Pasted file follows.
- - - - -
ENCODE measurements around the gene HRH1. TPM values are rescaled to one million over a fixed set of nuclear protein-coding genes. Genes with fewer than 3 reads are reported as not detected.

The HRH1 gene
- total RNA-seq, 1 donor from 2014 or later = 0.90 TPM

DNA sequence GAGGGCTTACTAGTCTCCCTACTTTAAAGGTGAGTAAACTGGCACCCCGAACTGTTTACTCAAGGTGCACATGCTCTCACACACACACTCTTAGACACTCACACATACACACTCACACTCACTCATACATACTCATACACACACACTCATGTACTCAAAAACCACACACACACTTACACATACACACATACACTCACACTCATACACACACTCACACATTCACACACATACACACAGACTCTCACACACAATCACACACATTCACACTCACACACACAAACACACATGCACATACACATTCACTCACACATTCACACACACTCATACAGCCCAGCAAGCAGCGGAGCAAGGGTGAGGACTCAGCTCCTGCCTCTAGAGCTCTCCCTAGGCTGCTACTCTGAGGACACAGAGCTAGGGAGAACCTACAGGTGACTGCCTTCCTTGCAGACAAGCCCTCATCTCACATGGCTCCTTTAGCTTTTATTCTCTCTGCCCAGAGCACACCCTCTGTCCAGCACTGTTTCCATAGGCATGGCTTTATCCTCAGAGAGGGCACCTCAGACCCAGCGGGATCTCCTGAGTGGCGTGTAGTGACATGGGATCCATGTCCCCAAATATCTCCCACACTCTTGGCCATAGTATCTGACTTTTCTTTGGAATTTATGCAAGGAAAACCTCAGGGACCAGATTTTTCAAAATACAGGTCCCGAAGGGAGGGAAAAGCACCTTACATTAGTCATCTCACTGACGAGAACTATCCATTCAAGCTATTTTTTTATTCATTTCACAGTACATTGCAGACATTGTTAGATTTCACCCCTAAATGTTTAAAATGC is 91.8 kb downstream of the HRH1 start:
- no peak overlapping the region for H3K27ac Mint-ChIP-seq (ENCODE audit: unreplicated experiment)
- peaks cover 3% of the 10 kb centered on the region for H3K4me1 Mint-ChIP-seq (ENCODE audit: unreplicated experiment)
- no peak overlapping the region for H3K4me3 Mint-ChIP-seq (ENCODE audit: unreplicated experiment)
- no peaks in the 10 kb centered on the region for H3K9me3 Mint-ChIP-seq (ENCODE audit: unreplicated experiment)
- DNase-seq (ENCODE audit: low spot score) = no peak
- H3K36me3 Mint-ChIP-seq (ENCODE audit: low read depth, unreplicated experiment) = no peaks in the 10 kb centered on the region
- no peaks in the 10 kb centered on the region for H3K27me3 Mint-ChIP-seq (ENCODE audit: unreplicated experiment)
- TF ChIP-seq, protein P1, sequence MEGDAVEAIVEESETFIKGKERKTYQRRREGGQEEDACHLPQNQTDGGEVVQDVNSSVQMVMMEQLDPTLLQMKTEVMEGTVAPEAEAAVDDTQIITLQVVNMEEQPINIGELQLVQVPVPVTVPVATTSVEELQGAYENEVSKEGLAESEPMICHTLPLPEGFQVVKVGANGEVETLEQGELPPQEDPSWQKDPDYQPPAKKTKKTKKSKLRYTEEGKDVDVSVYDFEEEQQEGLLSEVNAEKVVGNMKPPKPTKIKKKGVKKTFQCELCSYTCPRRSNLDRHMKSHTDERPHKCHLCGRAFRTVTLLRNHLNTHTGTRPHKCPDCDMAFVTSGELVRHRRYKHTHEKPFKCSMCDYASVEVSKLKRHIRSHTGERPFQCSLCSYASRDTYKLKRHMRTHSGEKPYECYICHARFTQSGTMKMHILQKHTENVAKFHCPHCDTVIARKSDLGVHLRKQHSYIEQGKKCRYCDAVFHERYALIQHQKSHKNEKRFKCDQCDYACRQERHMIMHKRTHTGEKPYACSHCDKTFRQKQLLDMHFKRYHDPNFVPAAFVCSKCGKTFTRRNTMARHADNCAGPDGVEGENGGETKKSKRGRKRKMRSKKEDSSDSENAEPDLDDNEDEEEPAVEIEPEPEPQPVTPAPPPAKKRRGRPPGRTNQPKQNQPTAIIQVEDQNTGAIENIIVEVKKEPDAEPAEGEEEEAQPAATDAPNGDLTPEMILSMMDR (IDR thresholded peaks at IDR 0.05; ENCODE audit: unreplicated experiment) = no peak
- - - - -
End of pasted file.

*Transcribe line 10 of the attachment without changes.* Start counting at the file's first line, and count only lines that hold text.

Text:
- H3K36me3 Mint-ChIP-seq (ENCODE audit: low read depth, unreplicated experiment) = no peaks in the 10 kb centered on the region